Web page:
This power extends to Life, as well as liberty. I demand your money or your life. How can the Sovereign secure you more effectually than by taking my life, for having attempted to take yours ? By the rule of reci. procation, if you endeavour to take away my life, I cannot be protected; and if you murder me, my blood cannot be properly avenged ; unless the Sovereign has power to put you to death. Hence it is, that prosecutions for capital offences are carried on in the name of the King, who is the head of the legislative power, and who, as he insists in his capacity of lawgiver and pro

punishments, has also the royal prerogative of pardoz ing criminals condemned to die.

Come we now to taxes. If the Sovereign rules an protects his subjects; and if it is his office to avert th dangers which threatened them, and to see that justic be done to the oppressed ; he has his noble, I had almos said, his divine, business ; and he has a right to live b his business ;--yea, to live in a manner which may an swer to the importance and dignity of his business Hence it follows, that he is not only as much entitled t a royal sustenance from his subjects, as a schoolmaste is entitled to a schoolmaster's maintenance from hi scholars ; or a minister to a pastoral supply from hi flock; but that his right is so much the more conspi cuous, as his rank is higher than theirs. Now, this royal sustenance chiefly arises from custom and taxes Hence it is evident, that to deny proper taxes to the Sovereign who protects and defends us, is, at least, as gross an act of injustice, as to reap the benefit of a lawyer's study, a physician's attendance, a nurse's care, and a master's instructions ; and then to cheat them of the emolument which such study, attendance, care, and instructions reasonably entitle them to. This is not all :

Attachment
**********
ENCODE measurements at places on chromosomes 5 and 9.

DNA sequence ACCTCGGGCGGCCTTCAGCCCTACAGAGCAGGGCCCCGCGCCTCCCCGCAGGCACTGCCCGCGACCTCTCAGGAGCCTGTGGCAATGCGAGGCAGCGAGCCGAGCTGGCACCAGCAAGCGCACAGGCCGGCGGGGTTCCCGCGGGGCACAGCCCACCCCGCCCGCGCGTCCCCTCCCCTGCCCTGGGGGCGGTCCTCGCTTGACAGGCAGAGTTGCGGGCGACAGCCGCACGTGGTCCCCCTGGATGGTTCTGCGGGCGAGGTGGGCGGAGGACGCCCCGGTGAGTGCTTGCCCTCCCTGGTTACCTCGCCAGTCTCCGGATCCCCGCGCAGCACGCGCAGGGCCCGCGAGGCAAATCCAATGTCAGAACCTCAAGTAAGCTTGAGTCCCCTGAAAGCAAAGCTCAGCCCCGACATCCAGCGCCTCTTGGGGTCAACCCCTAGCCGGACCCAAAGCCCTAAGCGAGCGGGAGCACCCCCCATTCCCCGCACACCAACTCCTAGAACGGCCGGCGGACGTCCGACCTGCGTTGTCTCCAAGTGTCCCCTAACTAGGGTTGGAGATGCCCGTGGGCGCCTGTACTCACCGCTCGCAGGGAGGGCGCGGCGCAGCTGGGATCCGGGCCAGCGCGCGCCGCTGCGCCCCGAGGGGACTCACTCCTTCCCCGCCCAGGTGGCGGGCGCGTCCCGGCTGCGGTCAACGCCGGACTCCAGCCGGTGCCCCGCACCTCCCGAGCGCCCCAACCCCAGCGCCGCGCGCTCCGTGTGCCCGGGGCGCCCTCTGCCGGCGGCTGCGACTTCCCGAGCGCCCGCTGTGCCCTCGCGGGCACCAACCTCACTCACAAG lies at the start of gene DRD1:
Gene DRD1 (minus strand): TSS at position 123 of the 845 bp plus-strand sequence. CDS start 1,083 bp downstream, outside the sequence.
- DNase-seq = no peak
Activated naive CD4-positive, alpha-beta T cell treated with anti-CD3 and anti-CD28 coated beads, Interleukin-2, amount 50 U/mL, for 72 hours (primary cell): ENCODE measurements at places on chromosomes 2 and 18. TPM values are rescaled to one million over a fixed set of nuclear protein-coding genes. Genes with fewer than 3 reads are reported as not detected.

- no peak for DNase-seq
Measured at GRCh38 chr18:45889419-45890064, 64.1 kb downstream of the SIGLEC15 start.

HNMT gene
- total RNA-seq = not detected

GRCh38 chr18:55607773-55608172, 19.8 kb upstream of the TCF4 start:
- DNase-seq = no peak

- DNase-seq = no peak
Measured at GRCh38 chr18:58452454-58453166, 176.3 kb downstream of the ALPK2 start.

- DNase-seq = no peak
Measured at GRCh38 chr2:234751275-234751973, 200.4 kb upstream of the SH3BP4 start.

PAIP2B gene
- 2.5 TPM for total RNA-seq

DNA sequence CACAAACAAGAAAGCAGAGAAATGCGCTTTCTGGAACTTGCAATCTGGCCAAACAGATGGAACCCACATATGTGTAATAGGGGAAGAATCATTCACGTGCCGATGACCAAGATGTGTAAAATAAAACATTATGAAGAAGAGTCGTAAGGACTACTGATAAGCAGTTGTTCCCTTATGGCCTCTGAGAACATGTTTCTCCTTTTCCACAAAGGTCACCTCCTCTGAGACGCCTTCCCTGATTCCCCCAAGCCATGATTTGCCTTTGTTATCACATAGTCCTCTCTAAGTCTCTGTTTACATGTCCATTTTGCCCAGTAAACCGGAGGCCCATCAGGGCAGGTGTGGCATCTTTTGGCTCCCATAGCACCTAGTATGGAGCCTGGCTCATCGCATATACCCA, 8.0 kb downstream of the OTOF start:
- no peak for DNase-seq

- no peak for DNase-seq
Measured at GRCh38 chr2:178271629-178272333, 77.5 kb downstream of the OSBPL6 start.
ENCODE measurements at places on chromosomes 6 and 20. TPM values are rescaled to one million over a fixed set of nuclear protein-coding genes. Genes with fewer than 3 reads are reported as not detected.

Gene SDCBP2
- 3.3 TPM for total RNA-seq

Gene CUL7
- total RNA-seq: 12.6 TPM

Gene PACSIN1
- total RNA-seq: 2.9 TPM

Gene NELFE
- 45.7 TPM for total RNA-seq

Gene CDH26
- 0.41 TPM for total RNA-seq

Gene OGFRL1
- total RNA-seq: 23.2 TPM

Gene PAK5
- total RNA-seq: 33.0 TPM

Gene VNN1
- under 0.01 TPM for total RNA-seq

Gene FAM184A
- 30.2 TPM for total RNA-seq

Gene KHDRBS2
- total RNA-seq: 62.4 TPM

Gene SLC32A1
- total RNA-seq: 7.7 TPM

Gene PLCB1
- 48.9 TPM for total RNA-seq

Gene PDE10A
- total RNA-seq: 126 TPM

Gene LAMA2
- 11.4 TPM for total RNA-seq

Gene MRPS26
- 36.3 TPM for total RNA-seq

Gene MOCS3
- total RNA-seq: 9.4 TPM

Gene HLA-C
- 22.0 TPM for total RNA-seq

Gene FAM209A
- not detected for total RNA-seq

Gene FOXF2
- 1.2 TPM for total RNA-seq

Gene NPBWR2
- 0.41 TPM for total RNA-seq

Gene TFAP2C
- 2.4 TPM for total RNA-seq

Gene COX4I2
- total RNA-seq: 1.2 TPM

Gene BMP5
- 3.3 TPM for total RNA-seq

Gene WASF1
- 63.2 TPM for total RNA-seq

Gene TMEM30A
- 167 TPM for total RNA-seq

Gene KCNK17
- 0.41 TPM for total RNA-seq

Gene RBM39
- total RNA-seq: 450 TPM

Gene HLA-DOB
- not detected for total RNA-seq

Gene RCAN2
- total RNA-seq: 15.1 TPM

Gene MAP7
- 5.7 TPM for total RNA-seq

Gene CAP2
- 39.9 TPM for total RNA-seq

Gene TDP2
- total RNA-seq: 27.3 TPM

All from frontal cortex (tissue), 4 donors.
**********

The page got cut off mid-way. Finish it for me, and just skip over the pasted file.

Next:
In a vast empire, where the Sovereign uses thousands of officers to keep the peace and administer justice, there is absolute need of a great revenue for the maintenance of those officers ; and the collecting of this revenue is the employment of thousands more. If the state is in danger from external or internal foes ; a sufficient force in constant readiness is absolutely necessary to suppress seditions, quell rebellions, obtain restitutions, prevent invasions, and hinder encroachments. Hence, the need of a navy, an army, a militia. Hence, the need of sea-ports, docks, fortifications, garrisons, convoys, fleets of observation, ministers at foreign courts, arms, artillery, ammunition, magazines, and warlike stores without end ;-hence, in short, prodigious expences. Now, as all these expences are incurred for the protection and dignity of the whole empire, do not reason and